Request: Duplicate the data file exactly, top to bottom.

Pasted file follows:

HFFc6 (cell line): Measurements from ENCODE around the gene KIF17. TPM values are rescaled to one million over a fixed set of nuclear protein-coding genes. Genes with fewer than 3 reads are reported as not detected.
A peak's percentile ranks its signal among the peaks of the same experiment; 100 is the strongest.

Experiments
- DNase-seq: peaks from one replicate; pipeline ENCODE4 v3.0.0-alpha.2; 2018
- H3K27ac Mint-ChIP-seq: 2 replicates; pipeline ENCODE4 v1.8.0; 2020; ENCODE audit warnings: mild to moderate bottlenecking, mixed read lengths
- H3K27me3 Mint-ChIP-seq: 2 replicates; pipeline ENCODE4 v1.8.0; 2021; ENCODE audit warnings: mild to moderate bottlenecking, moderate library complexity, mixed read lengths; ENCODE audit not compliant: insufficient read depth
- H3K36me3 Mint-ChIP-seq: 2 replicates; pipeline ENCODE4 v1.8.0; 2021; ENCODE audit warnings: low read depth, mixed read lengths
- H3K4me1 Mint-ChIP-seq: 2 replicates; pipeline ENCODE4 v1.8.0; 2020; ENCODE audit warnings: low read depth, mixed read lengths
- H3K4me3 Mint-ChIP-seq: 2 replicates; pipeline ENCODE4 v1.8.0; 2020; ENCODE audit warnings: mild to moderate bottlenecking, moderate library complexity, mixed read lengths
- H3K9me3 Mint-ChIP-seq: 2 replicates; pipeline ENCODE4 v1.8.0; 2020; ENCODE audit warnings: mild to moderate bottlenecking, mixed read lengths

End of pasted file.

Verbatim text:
HFFc6 (cell line): Measurements from ENCODE around the gene KIF17. TPM values are rescaled to one million over a fixed set of nuclear protein-coding genes. Genes with fewer than 3 reads are reported as not detected.
A peak's percentile ranks its signal among the peaks of the same experiment; 100 is the strongest.

Experiments
- DNase-seq: peaks from one replicate; pipeline ENCODE4 v3.0.0-alpha.2; 2018
- H3K27ac Mint-ChIP-seq: 2 replicates; pipeline ENCODE4 v1.8.0; 2020; ENCODE audit warnings: mild to moderate bottlenecking, mixed read lengths
- H3K27me3 Mint-ChIP-seq: 2 replicates; pipeline ENCODE4 v1.8.0; 2021; ENCODE audit warnings: mild to moderate bottlenecking, moderate library complexity, mixed read lengths; ENCODE audit not compliant: insufficient read depth
- H3K36me3 Mint-ChIP-seq: 2 replicates; pipeline ENCODE4 v1.8.0; 2021; ENCODE audit warnings: low read depth, mixed read lengths
- H3K4me1 Mint-ChIP-seq: 2 replicates; pipeline ENCODE4 v1.8.0; 2020; ENCODE audit warnings: low read depth, mixed read lengths
- H3K4me3 Mint-ChIP-seq: 2 replicates; pipeline ENCODE4 v1.8.0; 2020; ENCODE audit warnings: mild to moderate bottlenecking, moderate library complexity, mixed read lengths
- H3K9me3 Mint-ChIP-seq: 2 replicates; pipeline ENCODE4 v1.8.0; 2020; ENCODE audit warnings: mild to moderate bottlenecking, mixed read lengths